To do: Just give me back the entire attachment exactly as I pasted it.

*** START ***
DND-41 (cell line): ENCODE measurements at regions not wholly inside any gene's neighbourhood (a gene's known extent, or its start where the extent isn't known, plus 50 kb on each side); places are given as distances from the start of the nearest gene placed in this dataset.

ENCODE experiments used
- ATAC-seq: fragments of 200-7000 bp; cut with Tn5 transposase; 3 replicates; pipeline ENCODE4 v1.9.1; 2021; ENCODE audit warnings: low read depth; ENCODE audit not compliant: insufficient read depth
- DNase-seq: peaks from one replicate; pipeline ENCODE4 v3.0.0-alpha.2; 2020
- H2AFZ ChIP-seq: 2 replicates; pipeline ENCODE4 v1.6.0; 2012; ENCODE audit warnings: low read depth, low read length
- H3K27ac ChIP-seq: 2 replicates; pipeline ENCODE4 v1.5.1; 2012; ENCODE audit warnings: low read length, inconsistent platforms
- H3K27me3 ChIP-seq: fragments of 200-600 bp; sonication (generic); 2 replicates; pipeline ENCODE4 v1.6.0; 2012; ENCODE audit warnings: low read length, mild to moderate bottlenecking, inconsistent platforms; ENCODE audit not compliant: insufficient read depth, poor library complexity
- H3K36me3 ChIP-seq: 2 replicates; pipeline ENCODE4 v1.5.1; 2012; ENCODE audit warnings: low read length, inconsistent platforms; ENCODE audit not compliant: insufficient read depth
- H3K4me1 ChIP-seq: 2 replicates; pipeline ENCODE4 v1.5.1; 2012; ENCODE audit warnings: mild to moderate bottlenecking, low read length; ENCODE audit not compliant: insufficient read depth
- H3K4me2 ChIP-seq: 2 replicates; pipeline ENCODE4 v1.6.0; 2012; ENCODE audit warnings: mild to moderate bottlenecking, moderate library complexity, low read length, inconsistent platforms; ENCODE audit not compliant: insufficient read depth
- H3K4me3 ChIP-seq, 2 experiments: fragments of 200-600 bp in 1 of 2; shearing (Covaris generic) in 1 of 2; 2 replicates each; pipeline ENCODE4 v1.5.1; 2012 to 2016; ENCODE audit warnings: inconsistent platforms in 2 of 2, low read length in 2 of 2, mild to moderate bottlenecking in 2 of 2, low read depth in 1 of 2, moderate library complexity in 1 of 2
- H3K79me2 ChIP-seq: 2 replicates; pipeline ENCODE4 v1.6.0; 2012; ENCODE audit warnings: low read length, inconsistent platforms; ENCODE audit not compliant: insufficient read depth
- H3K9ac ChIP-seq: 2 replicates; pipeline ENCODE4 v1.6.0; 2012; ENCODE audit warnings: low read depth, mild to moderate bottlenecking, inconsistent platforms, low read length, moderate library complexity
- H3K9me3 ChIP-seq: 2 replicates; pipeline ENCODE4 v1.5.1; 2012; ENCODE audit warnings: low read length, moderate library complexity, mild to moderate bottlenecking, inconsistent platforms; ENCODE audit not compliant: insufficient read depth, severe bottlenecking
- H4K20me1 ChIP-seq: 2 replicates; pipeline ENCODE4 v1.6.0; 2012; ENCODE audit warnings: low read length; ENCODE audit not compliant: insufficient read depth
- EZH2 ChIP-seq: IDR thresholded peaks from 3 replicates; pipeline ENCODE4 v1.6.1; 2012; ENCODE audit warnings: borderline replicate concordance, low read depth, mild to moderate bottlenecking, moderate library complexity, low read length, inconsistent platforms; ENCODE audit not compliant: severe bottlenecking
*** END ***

DND-41 (cell line): ENCODE measurements at regions not wholly inside any gene's neighbourhood (a gene's known extent, or its start where the extent isn't known, plus 50 kb on each side); places are given as distances from the start of the nearest gene placed in this dataset.

ENCODE experiments used
- ATAC-seq: fragments of 200-7000 bp; cut with Tn5 transposase; 3 replicates; pipeline ENCODE4 v1.9.1; 2021; ENCODE audit warnings: low read depth; ENCODE audit not compliant: insufficient read depth
- DNase-seq: peaks from one replicate; pipeline ENCODE4 v3.0.0-alpha.2; 2020
- H2AFZ ChIP-seq: 2 replicates; pipeline ENCODE4 v1.6.0; 2012; ENCODE audit warnings: low read depth, low read length
- H3K27ac ChIP-seq: 2 replicates; pipeline ENCODE4 v1.5.1; 2012; ENCODE audit warnings: low read length, inconsistent platforms
- H3K27me3 ChIP-seq: fragments of 200-600 bp; sonication (generic); 2 replicates; pipeline ENCODE4 v1.6.0; 2012; ENCODE audit warnings: low read length, mild to moderate bottlenecking, inconsistent platforms; ENCODE audit not compliant: insufficient read depth, poor library complexity
- H3K36me3 ChIP-seq: 2 replicates; pipeline ENCODE4 v1.5.1; 2012; ENCODE audit warnings: low read length, inconsistent platforms; ENCODE audit not compliant: insufficient read depth
- H3K4me1 ChIP-seq: 2 replicates; pipeline ENCODE4 v1.5.1; 2012; ENCODE audit warnings: mild to moderate bottlenecking, low read length; ENCODE audit not compliant: insufficient read depth
- H3K4me2 ChIP-seq: 2 replicates; pipeline ENCODE4 v1.6.0; 2012; ENCODE audit warnings: mild to moderate bottlenecking, moderate library complexity, low read length, inconsistent platforms; ENCODE audit not compliant: insufficient read depth
- H3K4me3 ChIP-seq, 2 experiments: fragments of 200-600 bp in 1 of 2; shearing (Covaris generic) in 1 of 2; 2 replicates each; pipeline ENCODE4 v1.5.1; 2012 to 2016; ENCODE audit warnings: inconsistent platforms in 2 of 2, low read length in 2 of 2, mild to moderate bottlenecking in 2 of 2, low read depth in 1 of 2, moderate library complexity in 1 of 2
- H3K79me2 ChIP-seq: 2 replicates; pipeline ENCODE4 v1.6.0; 2012; ENCODE audit warnings: low read length, inconsistent platforms; ENCODE audit not compliant: insufficient read depth
- H3K9ac ChIP-seq: 2 replicates; pipeline ENCODE4 v1.6.0; 2012; ENCODE audit warnings: low read depth, mild to moderate bottlenecking, inconsistent platforms, low read length, moderate library complexity
- H3K9me3 ChIP-seq: 2 replicates; pipeline ENCODE4 v1.5.1; 2012; ENCODE audit warnings: low read length, moderate library complexity, mild to moderate bottlenecking, inconsistent platforms; ENCODE audit not compliant: insufficient read depth, severe bottlenecking
- H4K20me1 ChIP-seq: 2 replicates; pipeline ENCODE4 v1.6.0; 2012; ENCODE audit warnings: low read length; ENCODE audit not compliant: insufficient read depth
- EZH2 ChIP-seq: IDR thresholded peaks from 3 replicates; pipeline ENCODE4 v1.6.1; 2012; ENCODE audit warnings: borderline replicate concordance, low read depth, mild to moderate bottlenecking, moderate library complexity, low read length, inconsistent platforms; ENCODE audit not compliant: severe bottlenecking